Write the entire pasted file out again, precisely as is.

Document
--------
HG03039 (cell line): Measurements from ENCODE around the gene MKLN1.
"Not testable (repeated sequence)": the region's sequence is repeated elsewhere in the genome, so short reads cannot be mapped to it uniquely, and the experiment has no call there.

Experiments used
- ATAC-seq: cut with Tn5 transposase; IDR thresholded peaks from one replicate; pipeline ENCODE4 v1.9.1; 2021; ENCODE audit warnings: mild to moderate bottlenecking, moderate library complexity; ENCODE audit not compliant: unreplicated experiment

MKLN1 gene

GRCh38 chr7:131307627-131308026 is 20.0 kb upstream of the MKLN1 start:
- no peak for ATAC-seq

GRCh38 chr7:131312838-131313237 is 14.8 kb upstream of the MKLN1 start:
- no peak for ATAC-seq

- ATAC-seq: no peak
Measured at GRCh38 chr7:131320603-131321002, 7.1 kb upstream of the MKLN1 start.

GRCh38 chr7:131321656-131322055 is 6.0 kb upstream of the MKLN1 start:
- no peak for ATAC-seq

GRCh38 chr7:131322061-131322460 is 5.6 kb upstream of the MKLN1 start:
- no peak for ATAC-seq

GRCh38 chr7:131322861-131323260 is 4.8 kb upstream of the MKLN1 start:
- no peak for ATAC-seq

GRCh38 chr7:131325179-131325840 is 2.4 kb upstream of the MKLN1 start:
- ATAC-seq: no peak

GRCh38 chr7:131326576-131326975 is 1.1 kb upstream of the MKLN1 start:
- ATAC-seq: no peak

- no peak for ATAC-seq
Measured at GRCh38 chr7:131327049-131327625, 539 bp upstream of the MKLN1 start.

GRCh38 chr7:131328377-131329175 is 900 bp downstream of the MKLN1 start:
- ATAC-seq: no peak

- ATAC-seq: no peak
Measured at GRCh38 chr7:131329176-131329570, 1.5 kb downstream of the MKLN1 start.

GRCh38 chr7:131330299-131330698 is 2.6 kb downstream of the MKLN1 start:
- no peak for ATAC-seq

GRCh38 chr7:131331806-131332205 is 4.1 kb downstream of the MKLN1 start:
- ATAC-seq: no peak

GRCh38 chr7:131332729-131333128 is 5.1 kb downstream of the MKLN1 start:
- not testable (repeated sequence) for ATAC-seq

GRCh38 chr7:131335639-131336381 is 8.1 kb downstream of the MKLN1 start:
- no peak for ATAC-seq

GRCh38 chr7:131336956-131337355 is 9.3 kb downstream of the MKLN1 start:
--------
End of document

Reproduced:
HG03039 (cell line): Measurements from ENCODE around the gene MKLN1.
"Not testable (repeated sequence)": the region's sequence is repeated elsewhere in the genome, so short reads cannot be mapped to it uniquely, and the experiment has no call there.

Experiments used
- ATAC-seq: cut with Tn5 transposase; IDR thresholded peaks from one replicate; pipeline ENCODE4 v1.9.1; 2021; ENCODE audit warnings: mild to moderate bottlenecking, moderate library complexity; ENCODE audit not compliant: unreplicated experiment

MKLN1 gene

GRCh38 chr7:131307627-131308026 is 20.0 kb upstream of the MKLN1 start:
- no peak for ATAC-seq

GRCh38 chr7:131312838-131313237 is 14.8 kb upstream of the MKLN1 start:
- no peak for ATAC-seq

- ATAC-seq: no peak
Measured at GRCh38 chr7:131320603-131321002, 7.1 kb upstream of the MKLN1 start.

GRCh38 chr7:131321656-131322055 is 6.0 kb upstream of the MKLN1 start:
- no peak for ATAC-seq

GRCh38 chr7:131322061-131322460 is 5.6 kb upstream of the MKLN1 start:
- no peak for ATAC-seq

GRCh38 chr7:131322861-131323260 is 4.8 kb upstream of the MKLN1 start:
- no peak for ATAC-seq

GRCh38 chr7:131325179-131325840 is 2.4 kb upstream of the MKLN1 start:
- ATAC-seq: no peak

GRCh38 chr7:131326576-131326975 is 1.1 kb upstream of the MKLN1 start:
- ATAC-seq: no peak

- no peak for ATAC-seq
Measured at GRCh38 chr7:131327049-131327625, 539 bp upstream of the MKLN1 start.

GRCh38 chr7:131328377-131329175 is 900 bp downstream of the MKLN1 start:
- ATAC-seq: no peak

- ATAC-seq: no peak
Measured at GRCh38 chr7:131329176-131329570, 1.5 kb downstream of the MKLN1 start.

GRCh38 chr7:131330299-131330698 is 2.6 kb downstream of the MKLN1 start:
- no peak for ATAC-seq

GRCh38 chr7:131331806-131332205 is 4.1 kb downstream of the MKLN1 start:
- ATAC-seq: no peak

GRCh38 chr7:131332729-131333128 is 5.1 kb downstream of the MKLN1 start:
- not testable (repeated sequence) for ATAC-seq

GRCh38 chr7:131335639-131336381 is 8.1 kb downstream of the MKLN1 start:
- no peak for ATAC-seq

GRCh38 chr7:131336956-131337355 is 9.3 kb downstream of the MKLN1 start: